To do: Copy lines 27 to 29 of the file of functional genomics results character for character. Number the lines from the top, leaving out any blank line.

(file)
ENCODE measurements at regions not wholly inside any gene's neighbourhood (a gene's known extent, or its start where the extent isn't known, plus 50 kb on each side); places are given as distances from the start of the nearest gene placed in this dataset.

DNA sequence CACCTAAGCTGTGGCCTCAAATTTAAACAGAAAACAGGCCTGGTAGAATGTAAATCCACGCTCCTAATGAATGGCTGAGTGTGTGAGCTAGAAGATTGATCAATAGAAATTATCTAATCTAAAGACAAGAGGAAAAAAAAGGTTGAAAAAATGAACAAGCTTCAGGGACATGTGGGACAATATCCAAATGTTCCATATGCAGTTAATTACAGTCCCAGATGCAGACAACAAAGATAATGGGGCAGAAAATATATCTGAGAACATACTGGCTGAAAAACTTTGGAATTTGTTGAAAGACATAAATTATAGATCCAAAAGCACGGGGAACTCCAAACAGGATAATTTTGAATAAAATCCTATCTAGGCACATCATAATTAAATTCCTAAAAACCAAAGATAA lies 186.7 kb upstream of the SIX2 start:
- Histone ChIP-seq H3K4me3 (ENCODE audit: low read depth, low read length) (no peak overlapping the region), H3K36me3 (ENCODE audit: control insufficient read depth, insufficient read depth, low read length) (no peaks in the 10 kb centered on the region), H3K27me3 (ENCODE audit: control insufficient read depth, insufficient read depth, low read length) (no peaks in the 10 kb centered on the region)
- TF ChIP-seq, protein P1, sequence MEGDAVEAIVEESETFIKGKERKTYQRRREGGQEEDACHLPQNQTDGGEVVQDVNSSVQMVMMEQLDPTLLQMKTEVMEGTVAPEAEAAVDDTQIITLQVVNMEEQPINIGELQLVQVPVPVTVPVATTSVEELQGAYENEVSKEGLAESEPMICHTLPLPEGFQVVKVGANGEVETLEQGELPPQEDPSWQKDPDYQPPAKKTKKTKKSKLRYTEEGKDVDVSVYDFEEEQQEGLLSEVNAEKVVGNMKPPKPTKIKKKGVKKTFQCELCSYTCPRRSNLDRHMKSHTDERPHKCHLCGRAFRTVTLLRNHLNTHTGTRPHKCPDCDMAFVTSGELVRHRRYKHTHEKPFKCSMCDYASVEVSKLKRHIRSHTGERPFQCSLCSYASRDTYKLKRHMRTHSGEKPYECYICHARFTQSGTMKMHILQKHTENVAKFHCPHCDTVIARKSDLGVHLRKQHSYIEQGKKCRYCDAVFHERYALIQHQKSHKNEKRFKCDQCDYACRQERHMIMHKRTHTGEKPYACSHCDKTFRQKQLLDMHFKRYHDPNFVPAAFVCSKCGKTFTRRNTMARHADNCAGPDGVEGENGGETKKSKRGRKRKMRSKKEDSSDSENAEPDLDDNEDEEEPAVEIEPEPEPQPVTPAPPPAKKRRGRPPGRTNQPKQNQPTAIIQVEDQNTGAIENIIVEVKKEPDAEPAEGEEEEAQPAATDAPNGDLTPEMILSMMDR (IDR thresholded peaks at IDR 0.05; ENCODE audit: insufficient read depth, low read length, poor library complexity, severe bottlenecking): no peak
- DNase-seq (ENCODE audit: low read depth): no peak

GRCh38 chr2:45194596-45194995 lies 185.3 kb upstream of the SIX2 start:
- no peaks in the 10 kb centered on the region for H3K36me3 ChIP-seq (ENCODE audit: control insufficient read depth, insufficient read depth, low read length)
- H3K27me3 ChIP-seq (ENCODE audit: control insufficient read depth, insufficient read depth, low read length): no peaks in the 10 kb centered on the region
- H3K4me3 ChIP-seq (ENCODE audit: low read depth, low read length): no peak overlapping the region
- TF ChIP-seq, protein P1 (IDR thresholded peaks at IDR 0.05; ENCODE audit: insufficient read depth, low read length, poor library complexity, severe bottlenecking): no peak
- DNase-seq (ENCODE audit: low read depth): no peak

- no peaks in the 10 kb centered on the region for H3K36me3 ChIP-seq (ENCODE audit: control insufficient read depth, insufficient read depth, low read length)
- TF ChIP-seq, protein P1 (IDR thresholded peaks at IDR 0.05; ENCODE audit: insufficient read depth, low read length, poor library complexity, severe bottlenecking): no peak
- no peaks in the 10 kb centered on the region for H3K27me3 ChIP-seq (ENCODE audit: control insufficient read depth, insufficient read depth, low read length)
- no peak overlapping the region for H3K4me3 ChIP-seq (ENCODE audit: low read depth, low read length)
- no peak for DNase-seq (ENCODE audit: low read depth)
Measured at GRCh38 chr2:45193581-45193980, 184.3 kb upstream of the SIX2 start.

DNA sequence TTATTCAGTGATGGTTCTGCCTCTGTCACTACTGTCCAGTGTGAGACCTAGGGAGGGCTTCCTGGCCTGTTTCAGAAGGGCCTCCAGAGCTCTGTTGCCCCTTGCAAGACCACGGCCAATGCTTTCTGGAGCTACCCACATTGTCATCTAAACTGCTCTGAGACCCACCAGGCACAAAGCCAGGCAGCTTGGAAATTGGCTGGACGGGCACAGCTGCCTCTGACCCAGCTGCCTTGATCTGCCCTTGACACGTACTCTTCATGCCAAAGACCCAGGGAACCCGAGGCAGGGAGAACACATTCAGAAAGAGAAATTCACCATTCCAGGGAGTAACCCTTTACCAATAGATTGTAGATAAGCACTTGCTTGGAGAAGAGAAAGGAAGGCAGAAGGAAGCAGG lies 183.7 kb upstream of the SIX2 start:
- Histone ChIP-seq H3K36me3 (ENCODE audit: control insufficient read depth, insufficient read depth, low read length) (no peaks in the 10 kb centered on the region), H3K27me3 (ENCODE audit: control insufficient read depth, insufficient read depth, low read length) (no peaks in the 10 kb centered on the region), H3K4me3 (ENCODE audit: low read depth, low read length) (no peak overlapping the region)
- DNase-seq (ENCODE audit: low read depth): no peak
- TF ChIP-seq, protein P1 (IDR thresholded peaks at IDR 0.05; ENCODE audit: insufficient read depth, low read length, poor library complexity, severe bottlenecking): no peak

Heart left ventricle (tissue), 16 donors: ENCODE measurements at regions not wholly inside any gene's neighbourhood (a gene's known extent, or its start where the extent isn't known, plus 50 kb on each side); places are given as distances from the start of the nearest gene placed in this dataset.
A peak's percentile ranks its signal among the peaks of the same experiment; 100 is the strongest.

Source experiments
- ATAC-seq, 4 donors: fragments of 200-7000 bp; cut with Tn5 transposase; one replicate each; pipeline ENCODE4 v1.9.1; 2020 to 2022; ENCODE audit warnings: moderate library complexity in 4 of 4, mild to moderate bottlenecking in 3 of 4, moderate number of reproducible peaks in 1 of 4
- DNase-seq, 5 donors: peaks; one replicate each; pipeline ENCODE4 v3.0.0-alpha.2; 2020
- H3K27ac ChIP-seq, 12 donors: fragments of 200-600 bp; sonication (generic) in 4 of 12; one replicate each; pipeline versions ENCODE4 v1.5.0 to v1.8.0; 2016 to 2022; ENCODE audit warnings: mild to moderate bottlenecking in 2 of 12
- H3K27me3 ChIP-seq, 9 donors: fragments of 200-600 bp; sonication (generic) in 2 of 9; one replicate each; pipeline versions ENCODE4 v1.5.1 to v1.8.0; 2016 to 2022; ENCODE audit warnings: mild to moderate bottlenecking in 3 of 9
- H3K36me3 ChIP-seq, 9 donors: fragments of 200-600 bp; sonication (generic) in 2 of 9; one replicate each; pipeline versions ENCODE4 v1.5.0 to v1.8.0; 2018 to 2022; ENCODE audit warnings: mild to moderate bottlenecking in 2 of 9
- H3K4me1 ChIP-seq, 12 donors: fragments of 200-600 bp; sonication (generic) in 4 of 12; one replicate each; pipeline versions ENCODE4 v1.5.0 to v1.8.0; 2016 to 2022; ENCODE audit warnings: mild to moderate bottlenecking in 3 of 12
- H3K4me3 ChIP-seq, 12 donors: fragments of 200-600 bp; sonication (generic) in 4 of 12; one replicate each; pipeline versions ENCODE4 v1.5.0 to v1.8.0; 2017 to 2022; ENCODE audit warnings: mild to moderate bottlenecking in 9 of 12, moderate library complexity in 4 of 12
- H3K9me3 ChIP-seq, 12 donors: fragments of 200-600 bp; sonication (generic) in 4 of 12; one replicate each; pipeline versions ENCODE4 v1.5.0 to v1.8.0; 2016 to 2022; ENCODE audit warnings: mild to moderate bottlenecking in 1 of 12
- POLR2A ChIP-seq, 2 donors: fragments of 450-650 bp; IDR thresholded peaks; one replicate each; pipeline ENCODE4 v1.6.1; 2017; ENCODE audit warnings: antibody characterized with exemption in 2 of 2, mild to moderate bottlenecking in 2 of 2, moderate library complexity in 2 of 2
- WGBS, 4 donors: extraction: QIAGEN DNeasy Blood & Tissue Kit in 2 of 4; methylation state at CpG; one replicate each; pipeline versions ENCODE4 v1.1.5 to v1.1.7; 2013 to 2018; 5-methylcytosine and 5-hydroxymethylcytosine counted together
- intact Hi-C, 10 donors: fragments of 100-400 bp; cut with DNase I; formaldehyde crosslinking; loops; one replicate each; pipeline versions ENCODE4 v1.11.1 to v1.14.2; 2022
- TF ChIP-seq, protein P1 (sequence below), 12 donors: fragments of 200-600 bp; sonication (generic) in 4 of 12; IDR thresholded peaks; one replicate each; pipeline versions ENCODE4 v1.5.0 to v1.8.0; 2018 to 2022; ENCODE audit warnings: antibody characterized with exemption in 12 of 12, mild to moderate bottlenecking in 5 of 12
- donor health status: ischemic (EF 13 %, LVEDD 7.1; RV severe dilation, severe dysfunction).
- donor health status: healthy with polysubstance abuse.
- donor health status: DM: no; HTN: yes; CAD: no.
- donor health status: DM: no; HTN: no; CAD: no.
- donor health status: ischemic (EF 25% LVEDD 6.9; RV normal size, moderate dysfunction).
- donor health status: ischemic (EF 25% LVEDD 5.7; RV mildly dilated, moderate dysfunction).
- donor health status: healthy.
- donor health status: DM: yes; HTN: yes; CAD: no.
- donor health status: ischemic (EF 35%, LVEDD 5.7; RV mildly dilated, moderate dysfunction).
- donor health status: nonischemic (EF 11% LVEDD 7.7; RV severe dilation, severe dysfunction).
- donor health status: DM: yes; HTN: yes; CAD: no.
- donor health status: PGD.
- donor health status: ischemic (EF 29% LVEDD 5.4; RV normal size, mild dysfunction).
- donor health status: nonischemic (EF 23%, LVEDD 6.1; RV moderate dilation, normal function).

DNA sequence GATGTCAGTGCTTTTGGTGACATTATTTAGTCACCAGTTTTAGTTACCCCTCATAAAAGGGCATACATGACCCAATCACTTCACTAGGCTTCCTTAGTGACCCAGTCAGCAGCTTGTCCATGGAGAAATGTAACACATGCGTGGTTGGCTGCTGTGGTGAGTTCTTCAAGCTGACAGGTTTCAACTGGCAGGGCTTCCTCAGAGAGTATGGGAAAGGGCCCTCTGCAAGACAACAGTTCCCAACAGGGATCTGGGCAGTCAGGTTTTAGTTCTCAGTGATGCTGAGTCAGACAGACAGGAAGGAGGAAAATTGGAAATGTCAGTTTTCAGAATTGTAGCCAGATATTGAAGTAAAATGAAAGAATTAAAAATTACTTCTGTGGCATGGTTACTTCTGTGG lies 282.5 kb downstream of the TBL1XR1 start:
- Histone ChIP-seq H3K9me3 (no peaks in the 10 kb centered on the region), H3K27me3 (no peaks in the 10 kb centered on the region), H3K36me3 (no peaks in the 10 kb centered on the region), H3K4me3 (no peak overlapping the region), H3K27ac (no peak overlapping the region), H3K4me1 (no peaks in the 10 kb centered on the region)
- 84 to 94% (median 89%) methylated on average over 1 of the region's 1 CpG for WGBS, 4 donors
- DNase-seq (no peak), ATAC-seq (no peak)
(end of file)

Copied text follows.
- H3K27ac ChIP-seq, 12 donors: fragments of 200-600 bp; sonication (generic) in 4 of 12; one replicate each; pipeline versions ENCODE4 v1.5.0 to v1.8.0; 2016 to 2022; ENCODE audit warnings: mild to moderate bottlenecking in 2 of 12
- H3K27me3 ChIP-seq, 9 donors: fragments of 200-600 bp; sonication (generic) in 2 of 9; one replicate each; pipeline versions ENCODE4 v1.5.1 to v1.8.0; 2016 to 2022; ENCODE audit warnings: mild to moderate bottlenecking in 3 of 9
- H3K36me3 ChIP-seq, 9 donors: fragments of 200-600 bp; sonication (generic) in 2 of 9; one replicate each; pipeline versions ENCODE4 v1.5.0 to v1.8.0; 2018 to 2022; ENCODE audit warnings: mild to moderate bottlenecking in 2 of 9